Another tech article written without the tech…

I always find that when someone makes some sort of sweeping statement they should at least be able to support their statement with enough technical reasons to make a convincing argument. Usually TNW gets it right but on this one the writer failed pretty miserably.

http://thenextweb.com/dd/2014/04/19/rip-flash-html5-will-take-video-web-year/

First off let’s admit that flash is doing its job with video pretty well which is why it hasn’t died on the desktop as quick as everyone claimed it would. For reliable, secure and performant desktop streaming video – flash is still alive and well and won’t die in 2014. It will die only when there is a satisfactory replacement for it. At the moment there is not.

With OSMF framework players and all the plugin work going on – flash is still powering most of the world’s steaming video and is doing a fine job of it. Flash is not perfect and many would love to replace it, including me, but there is not a suitable production replacement at this time.

Is 2014 the year for flash to die. Not likely.

All this aside it usually helps to understand the tech more and to correctly understand what is keeping flash from dying and what might take its place? Also it is important not to lump mobile and desktop into the same bucket and pretend it’s all the same thing – cause it is not.

For starters mobile was never going to use flash but at the same time mobile is not using HTML 5 as a replacement for it either. Most premium mobile video apps are using native code and players – not HTML 5 anyway. I still feel native offers the better user experience and better streaming but people can always argue otherwise.

However lets cut to the chase as to why desktop is still dominated by flash and why mobile is dominated by native video players – it’s for one simple reason and one the author of the article didn’t even talk about which is security. I will delve into this further but for the moment I will use the term security versus DRM cause in my opinion they are not the same thing. Currently HTML 5 has no cross browser standard for implementing secure streams so that whatever is streamed is not easily stolen. Until this is fixed flash won’t die and native code will trump HTML 5.

I think the most promising work is around MPEG-DASH + CENC common encryption scheme. Dash is a new way of doing streaming media – kind of a better form of apple’s HLS and the CENC work is to come up with a cross browser of way of encrypting it. If you talk to folks in the biz – this and the new h265 stuff are getting the most attention but none of them would promise you a 2014 delivery date. Given that, it is ludicrous to purport that flash will die in 2014 since the replacement for it is not ready.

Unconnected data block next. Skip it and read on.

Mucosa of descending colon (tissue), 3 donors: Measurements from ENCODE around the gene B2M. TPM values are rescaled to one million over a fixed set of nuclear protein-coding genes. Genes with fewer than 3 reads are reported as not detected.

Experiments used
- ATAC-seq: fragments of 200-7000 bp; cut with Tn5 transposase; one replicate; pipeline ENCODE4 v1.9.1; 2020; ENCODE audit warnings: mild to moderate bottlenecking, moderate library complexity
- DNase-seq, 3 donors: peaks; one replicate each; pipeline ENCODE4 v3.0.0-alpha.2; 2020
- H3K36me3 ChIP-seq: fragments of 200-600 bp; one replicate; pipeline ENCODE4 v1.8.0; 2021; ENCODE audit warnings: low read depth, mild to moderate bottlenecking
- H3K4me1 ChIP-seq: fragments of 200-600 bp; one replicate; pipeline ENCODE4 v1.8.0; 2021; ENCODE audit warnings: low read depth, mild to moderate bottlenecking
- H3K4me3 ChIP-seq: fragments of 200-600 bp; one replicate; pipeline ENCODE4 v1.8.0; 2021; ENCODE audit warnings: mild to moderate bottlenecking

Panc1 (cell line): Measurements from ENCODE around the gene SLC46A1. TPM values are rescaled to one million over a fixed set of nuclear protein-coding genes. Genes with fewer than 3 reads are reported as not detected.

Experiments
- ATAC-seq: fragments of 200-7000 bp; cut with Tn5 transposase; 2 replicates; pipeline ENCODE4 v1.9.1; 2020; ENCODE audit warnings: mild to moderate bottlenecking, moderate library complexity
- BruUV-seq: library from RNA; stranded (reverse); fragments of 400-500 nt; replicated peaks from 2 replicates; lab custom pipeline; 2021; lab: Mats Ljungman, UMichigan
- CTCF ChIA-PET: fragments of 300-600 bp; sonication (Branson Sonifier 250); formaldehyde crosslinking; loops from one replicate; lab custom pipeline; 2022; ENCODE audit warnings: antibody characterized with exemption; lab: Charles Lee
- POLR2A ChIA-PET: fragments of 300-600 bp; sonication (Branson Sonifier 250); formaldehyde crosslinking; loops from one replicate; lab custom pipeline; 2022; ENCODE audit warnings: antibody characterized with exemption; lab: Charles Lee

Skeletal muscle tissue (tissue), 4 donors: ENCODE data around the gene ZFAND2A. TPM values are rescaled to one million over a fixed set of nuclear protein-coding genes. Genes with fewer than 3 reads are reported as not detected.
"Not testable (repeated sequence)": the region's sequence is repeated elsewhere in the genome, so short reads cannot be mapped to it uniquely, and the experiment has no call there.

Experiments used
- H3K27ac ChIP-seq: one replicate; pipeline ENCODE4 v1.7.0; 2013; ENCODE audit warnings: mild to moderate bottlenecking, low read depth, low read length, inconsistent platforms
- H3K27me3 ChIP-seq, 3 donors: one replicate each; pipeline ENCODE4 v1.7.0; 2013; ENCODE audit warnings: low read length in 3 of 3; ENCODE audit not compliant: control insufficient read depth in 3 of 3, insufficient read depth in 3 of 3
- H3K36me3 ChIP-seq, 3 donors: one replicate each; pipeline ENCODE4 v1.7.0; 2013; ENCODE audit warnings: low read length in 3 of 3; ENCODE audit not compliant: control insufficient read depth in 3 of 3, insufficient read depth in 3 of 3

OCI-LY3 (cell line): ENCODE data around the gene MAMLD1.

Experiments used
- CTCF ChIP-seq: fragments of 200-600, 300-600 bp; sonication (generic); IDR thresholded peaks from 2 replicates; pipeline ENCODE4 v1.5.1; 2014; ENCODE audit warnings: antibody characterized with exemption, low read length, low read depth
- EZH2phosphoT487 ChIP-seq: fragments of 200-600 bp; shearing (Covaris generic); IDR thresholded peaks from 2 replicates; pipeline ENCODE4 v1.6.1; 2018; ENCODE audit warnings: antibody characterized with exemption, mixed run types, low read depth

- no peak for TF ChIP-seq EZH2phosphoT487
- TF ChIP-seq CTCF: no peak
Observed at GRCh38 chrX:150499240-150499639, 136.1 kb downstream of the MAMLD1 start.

Now that we have covered that flash is not dead yet it is worth spending some time on the whole DRM debate cause I think it is misunderstood at times. DRM to me is usually associated with the notion of buying some content like a cd or a DVD and being prevented by tech from copying it or watching it wherever you want. I think if you have bought something you should be able to copy or watch where you want but you shouldn’t be able to sell it again, stream it for profit or make copies for others who might sell it. So in my opinion if you buy it and you want to put it online for others to pirate it then it is wrong and if tech can help prevent that it should. Problem is that same tech can sometimes prevent the person who bought it from using it the way they want. That is the bad part about DRM but that aside this is different from security.

Security in my opinion is the tech to prevent someone from stealing it who didn’t pay for it. It’s that simple. Meaning if you pay for a streaming service then you should be able to watch it on all the devices that service offers cause you paid to do so. However let’s say you want to make a copy of the movie to store it for later or to give to a friend. If the service does not offer that then in my mind the user doesn’t get that but if the service never purported to offer it then the user has to live with those parameters. Some would say the user should be able to then take the movie to do with it how they please but to me that is the stealing part. Streaming services are not selling movies but selling the ability to watch where the service is offered. Normally this is why subscription services are cheaper per month than buying movies.

Others would argue that anything on a screen can be stolen so why bother trying to protect it but that is an easy one to answer. If you are an independent film maker and you debut something on a streaming service you are hoping that, although it is never 100 percent, that the service is not an easy source for people to steal the content. Otherwise the movie is better off in the theaters versus streaming. Any company who is in the business of streaming doesn’t want to lose this relationship with the content owners so they try to ensure they can offer a safe platform that does not contribute to the overall piracy problem.

So companies in the business of streaming have to take security seriously and in most cases security is not the same as DRM because the goal is to not make it hard on people who pay but to prevent those who don’t want to pay from petty theft. I personally think stealing streams is theft and is no different from stealing a book or a meal. Taking something you don’t want to pay for doesn’t look any different to me for a physical item or a digital item. It’s theft. Pay for it. If you don’t want to pay for it then you can’t have it.

So for the moment flash offers streaming companies a safer place to stream movies than HTML 5 does. Yes it will change but not this year.

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